The Siege of Sarajevo is the longest siege of a capital city in the history of modern warfare, lasting three times longer than the Siege of Stalingrad. Part of the larger Bosnian War, the city was under assault from Serbian forces from 1992 to 1996. Around 10,000 civilians were killed and a further 50,000 were seriously wounded.
In September 1991, ten year old Sarajevan Zlata Filipović began keeping a diary. Over the next two years, Zlata became accustomed to regular shelling, a lack of food, intermittent utilities, and pervasive fear.
Zlata has been called the Bosnian Anne Frank, but that isn’t quite accurate. While both Anne and Zlata spent the bulk of their time in a tiny space, their fears were different. Zlata feared a shell breaking through the glass of her windows rather than discovery by genocidal soldiers. Zlata was clearly aware of Anne Frank and after the beginning of fighting decided to name her diary as Anne did. Excerpts from Zlata’s diary were published as she was writing, making her minor celebrity in the early 1990s.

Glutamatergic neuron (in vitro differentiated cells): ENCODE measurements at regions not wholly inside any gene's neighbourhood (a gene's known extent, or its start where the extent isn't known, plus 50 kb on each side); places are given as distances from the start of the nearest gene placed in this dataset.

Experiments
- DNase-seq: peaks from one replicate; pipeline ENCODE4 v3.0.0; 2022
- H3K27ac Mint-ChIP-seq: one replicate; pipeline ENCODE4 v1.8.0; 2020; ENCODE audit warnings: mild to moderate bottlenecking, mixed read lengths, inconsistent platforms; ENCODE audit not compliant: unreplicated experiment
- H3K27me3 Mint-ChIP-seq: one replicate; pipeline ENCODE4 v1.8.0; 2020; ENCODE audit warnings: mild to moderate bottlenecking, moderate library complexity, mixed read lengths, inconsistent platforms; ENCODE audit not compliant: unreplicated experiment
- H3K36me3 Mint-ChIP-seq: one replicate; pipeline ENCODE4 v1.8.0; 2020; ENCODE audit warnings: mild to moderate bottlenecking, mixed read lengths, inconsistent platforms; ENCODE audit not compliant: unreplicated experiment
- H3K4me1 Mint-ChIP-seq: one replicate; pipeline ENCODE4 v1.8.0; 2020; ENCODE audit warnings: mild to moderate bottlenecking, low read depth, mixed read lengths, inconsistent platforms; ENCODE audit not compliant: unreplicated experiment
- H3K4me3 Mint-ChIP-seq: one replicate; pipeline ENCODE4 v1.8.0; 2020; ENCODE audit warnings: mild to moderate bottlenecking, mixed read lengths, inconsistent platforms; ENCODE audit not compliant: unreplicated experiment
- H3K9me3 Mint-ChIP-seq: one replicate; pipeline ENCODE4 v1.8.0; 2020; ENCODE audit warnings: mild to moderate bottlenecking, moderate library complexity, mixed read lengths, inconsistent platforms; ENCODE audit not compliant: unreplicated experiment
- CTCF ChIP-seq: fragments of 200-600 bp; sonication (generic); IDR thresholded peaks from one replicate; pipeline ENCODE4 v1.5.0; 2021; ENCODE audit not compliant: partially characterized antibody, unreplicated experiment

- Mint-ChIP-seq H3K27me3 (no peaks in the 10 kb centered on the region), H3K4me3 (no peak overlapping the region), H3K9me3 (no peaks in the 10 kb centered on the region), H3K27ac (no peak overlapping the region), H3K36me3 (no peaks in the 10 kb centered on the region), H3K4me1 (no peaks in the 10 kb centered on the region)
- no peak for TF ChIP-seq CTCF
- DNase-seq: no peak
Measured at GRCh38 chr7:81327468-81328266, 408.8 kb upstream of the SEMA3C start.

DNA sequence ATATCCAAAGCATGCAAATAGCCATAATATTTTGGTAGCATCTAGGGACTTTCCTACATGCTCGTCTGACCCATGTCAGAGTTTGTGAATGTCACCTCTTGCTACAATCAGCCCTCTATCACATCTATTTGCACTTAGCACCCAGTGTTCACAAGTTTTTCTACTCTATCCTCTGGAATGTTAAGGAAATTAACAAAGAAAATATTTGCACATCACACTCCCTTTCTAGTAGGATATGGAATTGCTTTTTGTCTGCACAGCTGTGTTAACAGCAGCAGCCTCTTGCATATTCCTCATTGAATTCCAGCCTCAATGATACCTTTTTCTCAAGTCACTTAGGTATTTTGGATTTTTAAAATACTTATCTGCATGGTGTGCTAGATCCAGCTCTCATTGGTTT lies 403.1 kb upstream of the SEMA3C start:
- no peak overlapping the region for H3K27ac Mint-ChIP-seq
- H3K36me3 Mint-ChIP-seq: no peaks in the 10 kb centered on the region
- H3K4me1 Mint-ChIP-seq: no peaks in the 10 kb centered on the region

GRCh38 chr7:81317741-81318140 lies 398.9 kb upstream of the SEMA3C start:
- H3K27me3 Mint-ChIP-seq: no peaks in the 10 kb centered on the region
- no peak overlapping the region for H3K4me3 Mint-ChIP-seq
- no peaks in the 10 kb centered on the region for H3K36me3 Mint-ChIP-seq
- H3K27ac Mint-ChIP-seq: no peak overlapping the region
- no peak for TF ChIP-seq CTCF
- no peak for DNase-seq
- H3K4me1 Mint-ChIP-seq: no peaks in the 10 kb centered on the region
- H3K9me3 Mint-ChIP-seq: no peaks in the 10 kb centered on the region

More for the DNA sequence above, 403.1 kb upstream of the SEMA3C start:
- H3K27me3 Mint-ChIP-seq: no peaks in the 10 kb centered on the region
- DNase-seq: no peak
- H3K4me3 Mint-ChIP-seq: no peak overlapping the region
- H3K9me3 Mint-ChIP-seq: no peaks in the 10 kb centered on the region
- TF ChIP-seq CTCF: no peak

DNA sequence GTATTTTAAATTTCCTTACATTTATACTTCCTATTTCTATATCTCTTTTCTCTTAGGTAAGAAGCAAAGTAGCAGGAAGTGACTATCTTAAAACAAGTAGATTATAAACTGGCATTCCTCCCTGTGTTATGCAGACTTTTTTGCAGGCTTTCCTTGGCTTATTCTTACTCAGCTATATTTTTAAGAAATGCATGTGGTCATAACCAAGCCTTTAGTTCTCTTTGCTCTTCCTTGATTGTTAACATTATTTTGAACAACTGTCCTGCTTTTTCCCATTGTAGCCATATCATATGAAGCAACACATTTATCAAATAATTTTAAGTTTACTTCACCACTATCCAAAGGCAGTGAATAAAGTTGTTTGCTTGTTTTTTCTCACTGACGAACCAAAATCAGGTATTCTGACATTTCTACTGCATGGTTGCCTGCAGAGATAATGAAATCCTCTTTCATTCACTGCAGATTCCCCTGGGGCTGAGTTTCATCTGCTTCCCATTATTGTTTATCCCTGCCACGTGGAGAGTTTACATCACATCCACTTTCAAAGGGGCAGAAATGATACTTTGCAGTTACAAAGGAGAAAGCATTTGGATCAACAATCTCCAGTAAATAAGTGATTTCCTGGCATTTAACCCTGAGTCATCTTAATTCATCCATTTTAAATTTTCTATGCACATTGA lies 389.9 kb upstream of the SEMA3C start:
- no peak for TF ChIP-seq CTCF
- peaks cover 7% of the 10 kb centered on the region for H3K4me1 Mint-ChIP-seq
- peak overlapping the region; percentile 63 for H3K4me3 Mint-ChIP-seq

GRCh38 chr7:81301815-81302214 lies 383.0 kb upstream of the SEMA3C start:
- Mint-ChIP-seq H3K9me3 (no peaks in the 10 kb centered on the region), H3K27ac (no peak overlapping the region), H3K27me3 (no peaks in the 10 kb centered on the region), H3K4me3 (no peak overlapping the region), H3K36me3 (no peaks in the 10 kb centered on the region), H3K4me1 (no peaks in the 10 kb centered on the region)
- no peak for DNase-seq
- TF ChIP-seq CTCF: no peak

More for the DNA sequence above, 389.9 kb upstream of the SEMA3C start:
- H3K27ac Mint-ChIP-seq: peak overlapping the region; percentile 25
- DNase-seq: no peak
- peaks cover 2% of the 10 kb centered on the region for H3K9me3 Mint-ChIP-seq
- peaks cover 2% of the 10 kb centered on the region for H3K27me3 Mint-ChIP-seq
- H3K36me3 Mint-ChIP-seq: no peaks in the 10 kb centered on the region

Zlata’s Diary is an interesting primary source from a child living in a war zone. Completed nearly 20 years ago, Zlata isn’t all that different from today’s tweens. She likes pop music and high fashion models, she records her grades, the presents she receives, and the top songs on MTV along with details of nights spent in the cellar as the fighting continues. I’d recommend this book to anyone interested in the Balkans or life in a conflict zone. It also makes an interesting companion to The Diary of Anne Frank.